Even as the world becomes a “global village,” small to medium-sized companies continue to miss export opportunities. Most business owners believe exporting is either too expensive or inappropriate for them. But with a clear strategy and an understanding of how to seek out marketing opportunities, it is more than possible to become a successful exporter. Consider the following four steps on how to achieve exporting success.

1. Evaluate market potential

Evaluate the global market potential by using Export statistics (http://trade.gov/data.asp ). Through this resource, business owners can cost-effectively seek out potential markets in particular countries where one might import specific products or services. Other helpful sources on foreign markets include state agencies, trade associations, universities, and chambers of commerce.

After identifying the major importing countries, management should track the top five based on market attractiveness (ease of doing business) by using such criteria as import history, politics, GNP, population, market access, and distribution. The World Bank (http://doingbusiness.org/rankings) is an excellent source for obtaining preliminary data on world rankings.

Before commencing a market attractiveness analysis, a company needs to determine what business and managerial variables provide the company with success in its current market. Table One illustrates a possible scenario:

This by no means is an exclusive list of variables. Each company has specific internal and external variables it must deal with.

Based on the above, one can evaluate which country provides the best opportunity for the firm due to market attractiveness and market potential. A similar analysis revealed to of our clients that China, although the highest importer of the company’s particular product, was the least accessible market after analyzing market attractiveness and market entry. Therefore, this entry would have been very costly and taken substantial company resources and management time.

2. Evaluate market entry constraints

It is important to evaluate the following variables to determine the overall competitiveness of a product: licensing requirements (ITAR), duties and tariffs, product labeling, packaging, promotion, storage, maintenance, and training. All these items have an impact on how a product is accepted in the country it is entering. A good place to begin the market entry analysis is through a free tool from the Department of Commerce and the World Trade Organization (http://www.wto.org/english/tratop_e/tratop_e.htm)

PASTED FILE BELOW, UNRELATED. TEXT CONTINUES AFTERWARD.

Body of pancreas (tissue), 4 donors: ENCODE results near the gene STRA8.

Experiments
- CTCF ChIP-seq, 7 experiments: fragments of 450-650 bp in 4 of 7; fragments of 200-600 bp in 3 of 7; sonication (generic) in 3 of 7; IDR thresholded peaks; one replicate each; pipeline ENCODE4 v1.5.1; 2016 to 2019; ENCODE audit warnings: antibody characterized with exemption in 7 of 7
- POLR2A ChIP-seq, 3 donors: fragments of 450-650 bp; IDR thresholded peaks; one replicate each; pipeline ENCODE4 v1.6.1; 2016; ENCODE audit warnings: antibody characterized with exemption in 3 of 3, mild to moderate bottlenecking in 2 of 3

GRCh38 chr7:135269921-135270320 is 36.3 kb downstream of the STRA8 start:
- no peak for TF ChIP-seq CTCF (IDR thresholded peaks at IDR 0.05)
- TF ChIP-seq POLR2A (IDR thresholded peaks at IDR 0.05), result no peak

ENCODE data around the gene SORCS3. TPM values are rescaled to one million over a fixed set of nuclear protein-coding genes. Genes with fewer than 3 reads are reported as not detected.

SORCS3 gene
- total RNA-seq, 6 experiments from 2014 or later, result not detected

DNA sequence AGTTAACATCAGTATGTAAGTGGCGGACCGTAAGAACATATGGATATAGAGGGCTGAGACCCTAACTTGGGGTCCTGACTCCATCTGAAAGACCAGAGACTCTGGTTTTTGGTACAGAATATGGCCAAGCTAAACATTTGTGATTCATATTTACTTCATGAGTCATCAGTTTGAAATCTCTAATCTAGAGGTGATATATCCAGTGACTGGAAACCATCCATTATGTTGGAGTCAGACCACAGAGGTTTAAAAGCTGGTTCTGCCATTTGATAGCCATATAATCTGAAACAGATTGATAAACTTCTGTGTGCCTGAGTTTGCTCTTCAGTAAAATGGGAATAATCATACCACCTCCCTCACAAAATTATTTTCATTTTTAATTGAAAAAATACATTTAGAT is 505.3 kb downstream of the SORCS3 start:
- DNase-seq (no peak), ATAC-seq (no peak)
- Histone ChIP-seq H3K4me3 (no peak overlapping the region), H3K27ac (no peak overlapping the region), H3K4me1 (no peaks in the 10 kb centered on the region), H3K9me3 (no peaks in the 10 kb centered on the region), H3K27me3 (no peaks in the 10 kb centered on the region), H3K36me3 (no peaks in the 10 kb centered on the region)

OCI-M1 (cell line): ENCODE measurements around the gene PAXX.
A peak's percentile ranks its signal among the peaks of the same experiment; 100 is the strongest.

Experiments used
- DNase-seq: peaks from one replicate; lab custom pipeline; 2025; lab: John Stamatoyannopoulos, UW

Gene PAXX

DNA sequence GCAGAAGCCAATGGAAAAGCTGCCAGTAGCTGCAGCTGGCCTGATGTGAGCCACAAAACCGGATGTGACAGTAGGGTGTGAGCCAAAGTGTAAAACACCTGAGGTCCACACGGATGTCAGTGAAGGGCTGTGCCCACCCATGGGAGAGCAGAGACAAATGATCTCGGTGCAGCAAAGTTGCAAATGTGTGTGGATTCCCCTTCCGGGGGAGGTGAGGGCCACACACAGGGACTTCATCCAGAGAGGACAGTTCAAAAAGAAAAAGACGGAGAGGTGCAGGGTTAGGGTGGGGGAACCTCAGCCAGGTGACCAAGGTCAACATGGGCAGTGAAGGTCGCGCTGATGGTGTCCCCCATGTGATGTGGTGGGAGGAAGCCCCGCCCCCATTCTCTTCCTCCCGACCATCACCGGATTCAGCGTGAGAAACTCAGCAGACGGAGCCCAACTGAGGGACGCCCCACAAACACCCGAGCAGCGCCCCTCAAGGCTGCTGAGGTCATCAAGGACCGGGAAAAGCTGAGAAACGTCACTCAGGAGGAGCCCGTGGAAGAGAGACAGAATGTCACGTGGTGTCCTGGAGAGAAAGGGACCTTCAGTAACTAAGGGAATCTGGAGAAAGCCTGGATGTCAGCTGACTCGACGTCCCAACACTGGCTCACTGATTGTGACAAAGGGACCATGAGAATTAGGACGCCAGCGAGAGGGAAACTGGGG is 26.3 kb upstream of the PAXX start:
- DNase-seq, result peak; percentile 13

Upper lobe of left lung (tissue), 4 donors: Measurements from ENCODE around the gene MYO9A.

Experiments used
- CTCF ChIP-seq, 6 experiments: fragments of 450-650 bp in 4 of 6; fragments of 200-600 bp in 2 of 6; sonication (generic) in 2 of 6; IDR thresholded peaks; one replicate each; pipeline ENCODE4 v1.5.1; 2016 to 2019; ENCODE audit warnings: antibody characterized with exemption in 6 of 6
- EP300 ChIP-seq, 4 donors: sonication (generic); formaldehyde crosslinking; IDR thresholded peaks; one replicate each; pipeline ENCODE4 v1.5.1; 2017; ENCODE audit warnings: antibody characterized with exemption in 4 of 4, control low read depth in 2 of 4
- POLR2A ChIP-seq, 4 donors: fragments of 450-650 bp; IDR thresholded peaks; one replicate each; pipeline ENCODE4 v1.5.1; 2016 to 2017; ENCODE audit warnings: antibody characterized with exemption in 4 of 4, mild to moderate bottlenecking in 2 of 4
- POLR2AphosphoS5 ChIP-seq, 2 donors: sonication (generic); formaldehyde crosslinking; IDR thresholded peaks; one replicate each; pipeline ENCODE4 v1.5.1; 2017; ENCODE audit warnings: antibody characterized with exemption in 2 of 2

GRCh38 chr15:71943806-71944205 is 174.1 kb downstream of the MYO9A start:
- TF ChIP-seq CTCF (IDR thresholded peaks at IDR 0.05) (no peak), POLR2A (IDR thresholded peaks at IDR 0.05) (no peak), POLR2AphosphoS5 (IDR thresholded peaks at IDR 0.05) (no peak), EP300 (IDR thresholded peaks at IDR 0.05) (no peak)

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3. Evaluate market competitiveness

To reach potential buyers one must determine what competing products are being sold in the targeted country. Information about competitors (whether importers or local manufacturers) or complementary products must be analyzed. Information on pricing structures, channels of distribution being used, packaging, promotion, and product differences is vital.

Any additional information on a competitor’s management structure will help determine the competitor’s strengths and weaknesses, and help evaluate the level of market entry opportunity available.

4. Seek a distributor or agent

The final step requires a decision as to who will best represent the product or service being exported. First, a potential exporter must determine if he or she is better served by having an actual distributor or by having an agent seeking out potential distributors and clients for the product. An agent will add some costs to overall local marketing efforts, but in some countries it is better to have multiple distribution points rather than a single distributor.

A detailed financial and market capability analysis should be conducted. This due diligence is important to understand the resources available and recognize what support is needed to insure success. The U.S. Department of Commerce offers Gold Key, a low cost tool for finding local agents or distributors. As there are many services available, selecting the right option is crucial in developing an export plan. On LinkedIn business owners can follow specific industry and country groups.

Firms should set specific targets for sales, distribution growth, and other relevant data related to their specific or industry needs. These factors should be tracked in quarterly and annual reports. The reports will determine if specific objectives are being reached. This information can be used later to cancel distribution or agency agreements if local partners are not meeting obligations previously set forth.

Before a final decision is made as to which country to export to and whom to select as a local partner, it is wise to travel to these markets or hire an advisor to do so. It will save both money and time in the long run.

By following the four steps above, a potential exporter is on the right course to begin viably participating in the “global village.”

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Paul Daemen
About The Author Paul Daemen
Paul Daemen has more than 30 years of multi-industry experience and hands-on knowledge in 54 countries. He has been involved in global marketing, strategic planning, operations, business development, and implementation. Paul also is an adjunct Professor at three universities.




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